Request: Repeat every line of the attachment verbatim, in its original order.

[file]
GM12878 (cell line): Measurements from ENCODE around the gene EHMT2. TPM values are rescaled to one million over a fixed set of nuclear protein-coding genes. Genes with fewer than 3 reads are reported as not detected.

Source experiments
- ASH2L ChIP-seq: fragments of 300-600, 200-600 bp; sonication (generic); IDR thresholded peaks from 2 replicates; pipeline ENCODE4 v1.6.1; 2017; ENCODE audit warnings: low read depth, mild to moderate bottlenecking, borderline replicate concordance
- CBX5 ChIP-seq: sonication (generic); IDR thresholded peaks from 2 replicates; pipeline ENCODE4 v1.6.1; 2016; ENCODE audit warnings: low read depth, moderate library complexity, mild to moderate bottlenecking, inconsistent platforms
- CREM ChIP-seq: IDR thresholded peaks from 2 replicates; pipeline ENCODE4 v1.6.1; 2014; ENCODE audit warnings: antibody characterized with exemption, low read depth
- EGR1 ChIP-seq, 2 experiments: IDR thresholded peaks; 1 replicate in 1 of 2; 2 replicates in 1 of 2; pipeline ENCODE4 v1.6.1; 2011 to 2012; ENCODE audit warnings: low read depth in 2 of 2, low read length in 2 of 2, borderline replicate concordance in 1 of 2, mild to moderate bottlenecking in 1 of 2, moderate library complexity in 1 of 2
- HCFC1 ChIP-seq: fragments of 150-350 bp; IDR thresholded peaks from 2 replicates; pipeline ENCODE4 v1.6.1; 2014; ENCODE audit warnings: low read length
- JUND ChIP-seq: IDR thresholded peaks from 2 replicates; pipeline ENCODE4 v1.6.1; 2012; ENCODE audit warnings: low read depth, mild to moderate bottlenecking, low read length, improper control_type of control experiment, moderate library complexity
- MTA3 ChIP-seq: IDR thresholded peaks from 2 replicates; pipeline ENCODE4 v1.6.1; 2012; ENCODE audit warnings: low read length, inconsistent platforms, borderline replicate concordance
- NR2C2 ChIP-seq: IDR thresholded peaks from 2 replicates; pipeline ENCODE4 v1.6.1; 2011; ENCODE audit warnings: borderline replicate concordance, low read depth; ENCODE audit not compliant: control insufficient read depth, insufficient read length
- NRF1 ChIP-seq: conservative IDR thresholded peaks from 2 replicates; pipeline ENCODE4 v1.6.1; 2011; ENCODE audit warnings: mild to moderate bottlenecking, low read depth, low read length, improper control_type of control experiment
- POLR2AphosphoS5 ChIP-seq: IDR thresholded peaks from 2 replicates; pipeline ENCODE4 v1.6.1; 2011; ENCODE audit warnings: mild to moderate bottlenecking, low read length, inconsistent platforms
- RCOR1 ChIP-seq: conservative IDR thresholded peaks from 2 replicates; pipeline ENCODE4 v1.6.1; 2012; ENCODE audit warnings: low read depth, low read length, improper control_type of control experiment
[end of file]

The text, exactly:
GM12878 (cell line): Measurements from ENCODE around the gene EHMT2. TPM values are rescaled to one million over a fixed set of nuclear protein-coding genes. Genes with fewer than 3 reads are reported as not detected.

Source experiments
- ASH2L ChIP-seq: fragments of 300-600, 200-600 bp; sonication (generic); IDR thresholded peaks from 2 replicates; pipeline ENCODE4 v1.6.1; 2017; ENCODE audit warnings: low read depth, mild to moderate bottlenecking, borderline replicate concordance
- CBX5 ChIP-seq: sonication (generic); IDR thresholded peaks from 2 replicates; pipeline ENCODE4 v1.6.1; 2016; ENCODE audit warnings: low read depth, moderate library complexity, mild to moderate bottlenecking, inconsistent platforms
- CREM ChIP-seq: IDR thresholded peaks from 2 replicates; pipeline ENCODE4 v1.6.1; 2014; ENCODE audit warnings: antibody characterized with exemption, low read depth
- EGR1 ChIP-seq, 2 experiments: IDR thresholded peaks; 1 replicate in 1 of 2; 2 replicates in 1 of 2; pipeline ENCODE4 v1.6.1; 2011 to 2012; ENCODE audit warnings: low read depth in 2 of 2, low read length in 2 of 2, borderline replicate concordance in 1 of 2, mild to moderate bottlenecking in 1 of 2, moderate library complexity in 1 of 2
- HCFC1 ChIP-seq: fragments of 150-350 bp; IDR thresholded peaks from 2 replicates; pipeline ENCODE4 v1.6.1; 2014; ENCODE audit warnings: low read length
- JUND ChIP-seq: IDR thresholded peaks from 2 replicates; pipeline ENCODE4 v1.6.1; 2012; ENCODE audit warnings: low read depth, mild to moderate bottlenecking, low read length, improper control_type of control experiment, moderate library complexity
- MTA3 ChIP-seq: IDR thresholded peaks from 2 replicates; pipeline ENCODE4 v1.6.1; 2012; ENCODE audit warnings: low read length, inconsistent platforms, borderline replicate concordance
- NR2C2 ChIP-seq: IDR thresholded peaks from 2 replicates; pipeline ENCODE4 v1.6.1; 2011; ENCODE audit warnings: borderline replicate concordance, low read depth; ENCODE audit not compliant: control insufficient read depth, insufficient read length
- NRF1 ChIP-seq: conservative IDR thresholded peaks from 2 replicates; pipeline ENCODE4 v1.6.1; 2011; ENCODE audit warnings: mild to moderate bottlenecking, low read depth, low read length, improper control_type of control experiment
- POLR2AphosphoS5 ChIP-seq: IDR thresholded peaks from 2 replicates; pipeline ENCODE4 v1.6.1; 2011; ENCODE audit warnings: mild to moderate bottlenecking, low read length, inconsistent platforms
- RCOR1 ChIP-seq: conservative IDR thresholded peaks from 2 replicates; pipeline ENCODE4 v1.6.1; 2012; ENCODE audit warnings: low read depth, low read length, improper control_type of control experiment